You wrote “there’s no way I’d probably recover the diminished valuation on the car” and I’m wondering why? Once upon a time, insurance companies denied that diminished value even existed. Well, some still try to get away with it but most insurers resigned themselves to paying DV claims a long time ago. The St. Lucie Appraisal Company prepares diminished value reports in all 50 states – more than a thousand every year. If your conjecture were true, we’d have been out of business a long time ago.
First, your car, a 2005 Mercedes-Benz E320 CDI with 55,000 miles is an older model and in the world of diminished value, it’s fair market value plunged less as a result of undergoing repairs than a newer car would have. But don’t take that statement to mean that the vehicle hasn’t lost enough in value to bother making a claim.
Second, there was no mention of the severity of the damage. The specifics of what was repaired on the car are very important in determining diminished value. A typical fender-bender costing a few thousand to repair – and not involving any frame/unibody damages or airbag deployment – might get you back $1,500.00 to $3,000.00 dollars for diminished value. Involvement of the items in bold face – in addition to whether the vehicle was disabled and other factors – can bring the diminished value to almost half of what your car is worth. Even with older cars like yours. Classic car diminished value, antique car diminished value and custom car diminished value can all be significant.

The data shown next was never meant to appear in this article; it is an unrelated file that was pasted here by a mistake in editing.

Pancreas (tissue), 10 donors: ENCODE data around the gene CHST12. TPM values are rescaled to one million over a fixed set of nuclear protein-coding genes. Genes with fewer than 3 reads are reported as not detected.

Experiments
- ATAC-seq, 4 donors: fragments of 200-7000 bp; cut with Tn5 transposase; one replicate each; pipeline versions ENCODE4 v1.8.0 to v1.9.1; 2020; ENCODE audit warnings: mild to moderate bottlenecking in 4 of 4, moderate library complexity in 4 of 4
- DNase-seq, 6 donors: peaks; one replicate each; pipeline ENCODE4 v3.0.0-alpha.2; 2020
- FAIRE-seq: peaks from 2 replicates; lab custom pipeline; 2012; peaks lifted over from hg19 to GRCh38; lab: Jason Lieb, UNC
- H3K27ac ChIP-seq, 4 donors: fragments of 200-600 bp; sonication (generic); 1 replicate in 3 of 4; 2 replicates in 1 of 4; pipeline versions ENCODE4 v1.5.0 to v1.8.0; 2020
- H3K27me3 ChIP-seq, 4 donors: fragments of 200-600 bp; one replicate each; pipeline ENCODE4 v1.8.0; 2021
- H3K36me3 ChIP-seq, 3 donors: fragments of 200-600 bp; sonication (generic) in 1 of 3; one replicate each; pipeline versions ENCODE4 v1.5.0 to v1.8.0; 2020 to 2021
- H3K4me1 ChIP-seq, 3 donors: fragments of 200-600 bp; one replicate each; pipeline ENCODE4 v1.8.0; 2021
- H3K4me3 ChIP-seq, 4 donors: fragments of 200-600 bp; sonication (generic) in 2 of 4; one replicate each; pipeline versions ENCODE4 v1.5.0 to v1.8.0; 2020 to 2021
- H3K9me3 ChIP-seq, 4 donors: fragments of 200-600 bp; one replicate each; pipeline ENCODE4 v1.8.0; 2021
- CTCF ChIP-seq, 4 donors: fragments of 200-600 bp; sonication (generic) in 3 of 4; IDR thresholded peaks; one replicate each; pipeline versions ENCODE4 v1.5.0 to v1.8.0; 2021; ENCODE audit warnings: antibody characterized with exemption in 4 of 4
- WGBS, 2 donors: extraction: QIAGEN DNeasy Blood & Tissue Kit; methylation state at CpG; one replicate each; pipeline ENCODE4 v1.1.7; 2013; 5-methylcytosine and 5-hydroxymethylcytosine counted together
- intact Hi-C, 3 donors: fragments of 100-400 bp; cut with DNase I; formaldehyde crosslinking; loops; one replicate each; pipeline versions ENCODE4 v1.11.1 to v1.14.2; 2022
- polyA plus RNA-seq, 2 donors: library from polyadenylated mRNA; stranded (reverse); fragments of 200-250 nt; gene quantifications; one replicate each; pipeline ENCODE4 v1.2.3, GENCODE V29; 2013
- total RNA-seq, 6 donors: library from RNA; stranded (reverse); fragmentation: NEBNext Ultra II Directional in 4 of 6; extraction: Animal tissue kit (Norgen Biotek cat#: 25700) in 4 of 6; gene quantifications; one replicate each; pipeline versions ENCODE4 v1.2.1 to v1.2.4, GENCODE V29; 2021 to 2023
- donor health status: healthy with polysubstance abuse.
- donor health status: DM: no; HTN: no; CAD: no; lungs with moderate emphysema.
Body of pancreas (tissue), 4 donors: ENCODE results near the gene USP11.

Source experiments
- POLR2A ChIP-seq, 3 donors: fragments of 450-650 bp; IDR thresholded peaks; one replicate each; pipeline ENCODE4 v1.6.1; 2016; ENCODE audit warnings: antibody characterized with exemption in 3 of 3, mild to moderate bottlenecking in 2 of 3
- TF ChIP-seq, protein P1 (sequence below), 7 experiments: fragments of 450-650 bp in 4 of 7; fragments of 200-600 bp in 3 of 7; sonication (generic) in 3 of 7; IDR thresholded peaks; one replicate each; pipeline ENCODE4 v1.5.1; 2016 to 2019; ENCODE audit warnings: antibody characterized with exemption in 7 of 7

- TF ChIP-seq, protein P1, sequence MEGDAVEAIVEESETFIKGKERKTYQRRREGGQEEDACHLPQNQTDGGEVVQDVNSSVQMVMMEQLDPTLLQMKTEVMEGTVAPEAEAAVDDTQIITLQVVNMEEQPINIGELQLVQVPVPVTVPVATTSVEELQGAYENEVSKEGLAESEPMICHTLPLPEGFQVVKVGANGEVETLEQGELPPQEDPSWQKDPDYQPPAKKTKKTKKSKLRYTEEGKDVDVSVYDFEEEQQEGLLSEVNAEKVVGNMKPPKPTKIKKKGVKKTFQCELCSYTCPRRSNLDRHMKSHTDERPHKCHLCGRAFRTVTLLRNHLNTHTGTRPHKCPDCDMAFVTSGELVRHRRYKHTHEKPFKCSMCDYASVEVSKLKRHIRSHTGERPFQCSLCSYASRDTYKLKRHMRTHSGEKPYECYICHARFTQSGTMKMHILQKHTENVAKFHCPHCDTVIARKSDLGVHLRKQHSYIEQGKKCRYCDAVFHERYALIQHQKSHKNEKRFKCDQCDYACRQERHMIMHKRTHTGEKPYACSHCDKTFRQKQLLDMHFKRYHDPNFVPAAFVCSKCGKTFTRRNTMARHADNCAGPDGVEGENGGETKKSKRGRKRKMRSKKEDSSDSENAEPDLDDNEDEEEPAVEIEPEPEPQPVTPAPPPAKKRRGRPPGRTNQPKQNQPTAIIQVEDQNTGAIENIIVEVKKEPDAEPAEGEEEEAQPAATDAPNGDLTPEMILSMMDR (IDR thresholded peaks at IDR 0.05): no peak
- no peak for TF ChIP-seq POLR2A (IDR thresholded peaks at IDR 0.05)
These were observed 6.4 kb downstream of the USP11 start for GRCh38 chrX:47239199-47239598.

You asked about “gotchas.” There are many to point out, from no-brainers like making sure to obtain a comprehensive diminished value appraisal from an appraiser who is licensed by a government entity to coming to terms with whether you are prepared to face a potential battle of wills and attrition with a huge insurance company. I say “potential battle” because, believe it or not, there are insurance companies that do play relatively fair as many of our customers have reported.
Your car need not be physically inspected by your independent appraiser for a diminished value claim. The insurance company, however, might want to send someone to assess the repairs. If they call, tell them not to waste their time and money. Attest to the fact that your car was repaired back to factory standards. Your claim is for inherent diminished value which is nothing more than a stigma loss. Repairs that rendered your car “better than new,” as their appraiser might say, still don’t mitigate the fact that it is still worth less than before the accident. There aren’t many magistrates or mediators who would disagree.
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